Viewpoint: Water….another red herring

Each time an affordable housing plan, or homeless shelter project, or permanent supportive housing development is proposed, the advocates for the no-growth/no change coalition, joins with our “not in my city” neighbors, to deter our City Council from fulfilling our Community’s moral and legal obligations to shelter the homeless; provide permanent supportive housing for our physically, mentally, and chemically dependent residents; and support, encourage, and assist developers to include housing options for low income individuals and families in their development.

For those readers who are familiar with the public “debate” that occurs when any issue relating to housing reaches the dais of one or more of our Commissions, and on the rare occasion when it makes it to the dais of the City Council, …… well, you know what happens at the podium, the not so ennobling expressions demeaning the character of those who need the assistance of permanent supportive housing to survive and recover, and the repeated reference to debunked reasons and stereotypical myths.

Unfortunately, in the setting of the Council chamber, these passionate and fear driven expressions of concern, almost always results in Council decisions that disregard the affordable housing needs of more than 50% of the households that already reside in Claremont, and 75% of persons who work full time in Claremont, where the median annual salary is $63,000.

And when anyone attempts to intentionally shelter, or even provide basic life and dignity supporting programs and services, like showers, laundry, and bad weather overnight shelter to the homeless, it is not uncommon for our own Councilpersons, past and present, to initiate objections to such proposals, even when forwarded by respected persons and non-profit organizations within our own Community.

Which is why I read with interest and concern, the two stories written by Courier Reporter Steven Felschundneff on the water shortage crisis, which appeared in the June 3rd Courier.  Both touched on the likely impacts that a continuing drought will necessitate, particularly our need to further curtail water usage for landscaping and other non-essential uses.

Clearly a real concern given the role that landscaping plays in establishing and protecting property values and preserving the character and standards of our unique neighborhoods, and our large, dated developments at the time of their construction.  (Yes, not just a bit ironic, given that both property values an neighborhood preservation are two talking points used by opponents of building low income or multistory housing in Claremont.)

However, from my perspective, the biggest concern is that the crisis related to water will be used as yet another “red herring” to distract our Council and our Community with half-truths spun into a “whole” truth.  And with the history as an informant, it is my opinion that the “whole” truth will likely be used to undermine our current Community effort to build a permanent supportive housing complex at Larkin Place, a development that by design is water efficient to meet both its residents and property maintenance needs.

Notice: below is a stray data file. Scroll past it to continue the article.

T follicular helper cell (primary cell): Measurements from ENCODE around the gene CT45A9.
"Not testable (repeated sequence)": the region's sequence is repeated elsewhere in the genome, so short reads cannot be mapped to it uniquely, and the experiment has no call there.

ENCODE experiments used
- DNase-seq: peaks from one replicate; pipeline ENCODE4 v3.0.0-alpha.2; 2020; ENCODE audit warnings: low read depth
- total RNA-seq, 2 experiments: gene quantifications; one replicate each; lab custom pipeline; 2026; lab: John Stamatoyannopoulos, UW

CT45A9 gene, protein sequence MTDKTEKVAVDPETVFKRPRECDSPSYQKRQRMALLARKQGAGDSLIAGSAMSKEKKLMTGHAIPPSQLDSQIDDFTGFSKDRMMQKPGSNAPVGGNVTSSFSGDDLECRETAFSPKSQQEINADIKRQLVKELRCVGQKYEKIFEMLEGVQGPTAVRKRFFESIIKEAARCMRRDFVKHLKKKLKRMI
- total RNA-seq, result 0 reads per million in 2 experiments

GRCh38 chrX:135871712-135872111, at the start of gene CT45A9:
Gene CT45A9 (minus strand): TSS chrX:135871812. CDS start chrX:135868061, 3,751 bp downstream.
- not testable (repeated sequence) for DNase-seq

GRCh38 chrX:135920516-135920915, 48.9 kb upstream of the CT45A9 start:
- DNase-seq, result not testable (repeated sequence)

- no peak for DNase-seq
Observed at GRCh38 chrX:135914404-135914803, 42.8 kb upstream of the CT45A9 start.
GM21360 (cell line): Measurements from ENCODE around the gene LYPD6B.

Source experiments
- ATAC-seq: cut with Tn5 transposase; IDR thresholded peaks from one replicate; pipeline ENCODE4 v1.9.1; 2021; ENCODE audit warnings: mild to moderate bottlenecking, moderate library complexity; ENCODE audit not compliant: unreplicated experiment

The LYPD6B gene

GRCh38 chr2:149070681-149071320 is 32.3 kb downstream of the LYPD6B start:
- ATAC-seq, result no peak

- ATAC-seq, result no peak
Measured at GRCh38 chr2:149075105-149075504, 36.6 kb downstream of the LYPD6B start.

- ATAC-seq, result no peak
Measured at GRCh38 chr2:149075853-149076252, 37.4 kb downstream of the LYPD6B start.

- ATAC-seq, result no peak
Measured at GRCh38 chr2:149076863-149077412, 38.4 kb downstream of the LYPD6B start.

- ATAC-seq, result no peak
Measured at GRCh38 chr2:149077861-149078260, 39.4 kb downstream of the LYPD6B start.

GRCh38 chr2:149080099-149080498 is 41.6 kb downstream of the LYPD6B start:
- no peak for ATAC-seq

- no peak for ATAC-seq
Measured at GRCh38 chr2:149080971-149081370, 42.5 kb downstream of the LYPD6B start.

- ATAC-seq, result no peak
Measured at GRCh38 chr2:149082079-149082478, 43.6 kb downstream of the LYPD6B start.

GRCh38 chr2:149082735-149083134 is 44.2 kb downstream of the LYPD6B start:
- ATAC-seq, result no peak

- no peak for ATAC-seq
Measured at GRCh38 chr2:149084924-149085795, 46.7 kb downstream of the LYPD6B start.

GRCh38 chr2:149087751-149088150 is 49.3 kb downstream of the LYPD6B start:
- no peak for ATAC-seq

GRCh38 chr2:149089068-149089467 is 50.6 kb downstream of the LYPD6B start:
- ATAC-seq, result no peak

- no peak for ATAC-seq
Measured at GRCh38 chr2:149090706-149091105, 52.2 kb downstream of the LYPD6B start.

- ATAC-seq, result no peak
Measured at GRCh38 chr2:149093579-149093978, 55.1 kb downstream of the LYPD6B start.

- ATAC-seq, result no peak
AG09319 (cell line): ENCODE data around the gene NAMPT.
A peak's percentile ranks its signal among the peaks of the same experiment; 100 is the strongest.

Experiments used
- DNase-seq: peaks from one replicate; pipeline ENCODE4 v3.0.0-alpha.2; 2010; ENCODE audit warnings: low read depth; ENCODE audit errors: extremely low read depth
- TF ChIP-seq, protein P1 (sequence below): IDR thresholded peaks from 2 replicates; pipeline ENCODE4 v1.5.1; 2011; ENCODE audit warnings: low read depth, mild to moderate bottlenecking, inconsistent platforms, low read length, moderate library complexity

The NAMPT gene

The inconvenient truths are obvious, if the drought continues, we will ALL be required to use water more efficiently and in unaccustomed and annoying ways, and our City will be required to permit only those construction designs and features, both new and renovating, that meet water use standards that should have been put in place during the mid -0th century, if not earlier.

The whole truth is NOT that because the above are true, we must consider placing a moratorium on new residential construction permits until sufficient water is available for our preferred uses, and only then should we remove the moratorium, always exercising caution when considering high density developments like the Larkin Place permanent supportive housing project.

The real truth is that because the above are true, and that other facts relating to a more global perspective on water supply are available that support a very different policy approach, it would seem that a bit of critical thinking will be required before using the scarcity of water as a reason to obstruct any affordable housing or permanent supportive housing projects.  When as much as the 80% of the State’s water supply is being used by the agricultural sector versus 20% for all other sectors, and when 100s of thousands of acre feet of storm water get discharged from the Delta to the Pacific Ocean, for lack of a means of conveyance south, the question of scarcity is more one of location rather than supply.

That said, I realize that we must make decisions in real time, and that our council must weigh the concerns of residents and put those concerns into context and alignment with existing policies and priorities, and mandates.  On all counts, neither water scarcity nor the pending consideration of an easement to accommodate the Larkin Place development, should be considered sufficient to block or otherwise delay the project moving forward.  There is no reason to continue finding reasons to continue ignoring the needs of our most vulnerable residents, and our collective responsibility to meet those needs because some of our neighbors feel no such obligation.

In addition to the excellent reporting of Steven Felschundneff, reporting on the same issue from a more global perspective, can be found in the LA Times story by Liam Dillion at the following website

Joe Lyons




Submit a Comment

Share This